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Reachable Stars

Patterns in the Ethnoastronomy of Eastern North America

Written by George E. Lankford

Publication Year: 2007

Modern Westerners say the lights in the sky are stars, but culturally they are whatever we humans say they are. Some say they are Forces that determine human lives, some declare they are burning gaseous masses, and some see them as reminders of a gloried past by which elders can teach and guide the young—mnemonics for narratives. Lankford’s volume focuses on the ancient North Americans and the ways they identified, patterned, ordered, and used the stars to light their culture and illuminate their traditions. They knew them as regions that could be visited by human spirits, and so the lights for them were not distant points of light, but “reachable stars.” Guided by the night sky and its constellations, they created oral traditions, or myths, that contained their wisdom and which they used to pass on to succeeding generations their particular world view.
 
However, they did not all tell the same stories. This study uses that fact—patterns of agreement and disagreement—to discover prehistoric relationships between Indian groups. Which groups saw a constellation in the same way and told the same story? How did that happen? Although these preliterate societies left no written records, the mythic patterns across generations and cultures enable contemporary researchers to examine the differences in how they understood the universe—not as early scientists, but as creators of cosmic order. In the process of doing that, the myth-tellers left the footprints of their international cultural relationships behind them. Reachable Stars is the story of their stories.

Published by: The University of Alabama Press

Title Page, Copyright

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pp. iii-iv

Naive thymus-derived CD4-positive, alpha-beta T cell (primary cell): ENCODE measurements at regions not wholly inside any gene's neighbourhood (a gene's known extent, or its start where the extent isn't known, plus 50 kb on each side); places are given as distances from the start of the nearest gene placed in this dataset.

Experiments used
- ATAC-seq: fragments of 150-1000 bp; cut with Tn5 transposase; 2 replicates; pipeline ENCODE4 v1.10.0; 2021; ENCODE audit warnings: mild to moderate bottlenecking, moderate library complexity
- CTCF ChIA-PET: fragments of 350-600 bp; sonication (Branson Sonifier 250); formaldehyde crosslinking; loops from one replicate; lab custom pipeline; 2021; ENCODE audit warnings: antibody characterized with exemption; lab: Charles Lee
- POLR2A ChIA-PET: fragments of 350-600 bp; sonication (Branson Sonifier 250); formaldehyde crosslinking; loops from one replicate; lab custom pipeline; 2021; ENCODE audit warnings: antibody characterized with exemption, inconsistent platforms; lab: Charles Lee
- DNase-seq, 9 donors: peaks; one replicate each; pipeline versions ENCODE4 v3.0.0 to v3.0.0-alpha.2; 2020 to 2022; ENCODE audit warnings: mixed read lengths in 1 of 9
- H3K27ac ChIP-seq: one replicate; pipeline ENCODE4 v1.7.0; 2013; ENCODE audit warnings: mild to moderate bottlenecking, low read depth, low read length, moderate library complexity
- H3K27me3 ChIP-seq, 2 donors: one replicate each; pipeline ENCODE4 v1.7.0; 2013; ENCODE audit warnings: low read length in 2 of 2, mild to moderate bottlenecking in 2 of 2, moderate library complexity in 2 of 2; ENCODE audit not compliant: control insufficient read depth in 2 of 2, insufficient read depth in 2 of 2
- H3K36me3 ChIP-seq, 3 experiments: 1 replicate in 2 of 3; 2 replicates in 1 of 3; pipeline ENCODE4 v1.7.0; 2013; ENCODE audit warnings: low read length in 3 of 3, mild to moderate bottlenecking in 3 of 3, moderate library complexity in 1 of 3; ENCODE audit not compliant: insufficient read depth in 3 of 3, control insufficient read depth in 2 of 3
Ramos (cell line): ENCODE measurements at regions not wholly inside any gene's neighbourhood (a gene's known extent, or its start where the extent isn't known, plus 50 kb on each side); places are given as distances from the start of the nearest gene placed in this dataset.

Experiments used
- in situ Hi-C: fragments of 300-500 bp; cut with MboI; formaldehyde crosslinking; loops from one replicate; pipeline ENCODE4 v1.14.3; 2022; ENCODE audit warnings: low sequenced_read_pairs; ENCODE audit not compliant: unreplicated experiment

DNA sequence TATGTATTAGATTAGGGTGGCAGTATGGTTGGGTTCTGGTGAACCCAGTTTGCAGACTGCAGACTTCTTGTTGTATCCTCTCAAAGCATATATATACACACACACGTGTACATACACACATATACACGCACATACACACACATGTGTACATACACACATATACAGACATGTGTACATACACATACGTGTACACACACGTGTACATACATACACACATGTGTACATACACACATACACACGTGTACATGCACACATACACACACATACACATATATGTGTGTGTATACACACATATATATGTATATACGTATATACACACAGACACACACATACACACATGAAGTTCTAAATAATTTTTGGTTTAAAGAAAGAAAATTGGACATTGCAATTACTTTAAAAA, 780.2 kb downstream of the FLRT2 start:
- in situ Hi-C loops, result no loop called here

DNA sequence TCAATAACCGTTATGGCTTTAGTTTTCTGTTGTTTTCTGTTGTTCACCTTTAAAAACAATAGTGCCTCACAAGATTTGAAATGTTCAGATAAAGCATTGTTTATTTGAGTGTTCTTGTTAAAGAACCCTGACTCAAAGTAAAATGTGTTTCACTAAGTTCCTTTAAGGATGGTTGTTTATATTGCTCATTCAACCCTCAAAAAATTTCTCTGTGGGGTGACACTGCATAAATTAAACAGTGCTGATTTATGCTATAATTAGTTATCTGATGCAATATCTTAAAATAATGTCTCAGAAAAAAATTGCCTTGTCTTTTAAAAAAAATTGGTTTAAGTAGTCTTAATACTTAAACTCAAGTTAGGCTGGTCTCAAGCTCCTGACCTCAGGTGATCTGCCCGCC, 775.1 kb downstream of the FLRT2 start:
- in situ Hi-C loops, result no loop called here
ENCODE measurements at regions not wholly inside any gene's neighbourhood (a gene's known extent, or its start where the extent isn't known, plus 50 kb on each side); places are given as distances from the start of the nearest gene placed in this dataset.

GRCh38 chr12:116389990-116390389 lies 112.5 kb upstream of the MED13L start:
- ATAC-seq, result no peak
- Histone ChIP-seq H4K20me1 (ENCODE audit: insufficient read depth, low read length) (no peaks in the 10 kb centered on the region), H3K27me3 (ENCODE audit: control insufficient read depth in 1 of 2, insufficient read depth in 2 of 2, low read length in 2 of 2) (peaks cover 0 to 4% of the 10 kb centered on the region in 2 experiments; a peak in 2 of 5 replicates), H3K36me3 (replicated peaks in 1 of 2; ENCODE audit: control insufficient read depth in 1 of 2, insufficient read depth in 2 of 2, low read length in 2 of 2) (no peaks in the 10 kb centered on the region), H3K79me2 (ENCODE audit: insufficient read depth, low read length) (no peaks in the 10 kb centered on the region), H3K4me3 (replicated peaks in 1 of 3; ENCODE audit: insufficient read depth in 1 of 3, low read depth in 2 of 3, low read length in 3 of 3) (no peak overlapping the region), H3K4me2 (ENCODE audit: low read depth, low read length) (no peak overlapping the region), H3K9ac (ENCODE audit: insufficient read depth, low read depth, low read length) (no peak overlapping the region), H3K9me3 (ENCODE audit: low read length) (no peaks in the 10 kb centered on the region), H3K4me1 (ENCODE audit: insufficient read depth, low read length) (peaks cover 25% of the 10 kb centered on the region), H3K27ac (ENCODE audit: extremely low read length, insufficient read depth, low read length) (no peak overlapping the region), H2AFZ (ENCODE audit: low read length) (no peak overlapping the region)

Contents

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pp. v-vi

Illustrations

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pp. vii-x

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Acknowledgments

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pp. xi-

In a project this big, with this many topics, and taking years, there are manifold debts that ought to be acknowledged. Unfortunately, there are undoubtedly many comments, suggestions, and clues that I have absorbed while forgetting the source. To those anonymous friends and helpers, many thanks. Fortunately, I remember many people who have graciously shared their time and knowledge with...

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Note

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pp. xiii-

The images of the stars used in this book were produced from Carina Software’s Voyager II, v. 2.0, and SkyGazer, v. 3.25, available for the personal computer. I am grateful for their permission to use those images here. There are several excellent choices of software on the shelves, however, and all of them will do far more than is needed for this book on ethnoastronomy. It is one of the wonders of the computer revolution that...

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Introduction

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pp. 1-19

“The lights in the sky are stars,” proclaimed the title of a wonderful science fiction novel I read when I was young.¹ As the years went by and my perspective became more dominated by the study of folklore and anthropology, I realized this assertion was only one option. From a human viewpoint, the lights in the sky are whatever we humans say they are. Through the centuries we have produced a wide variety of explanations...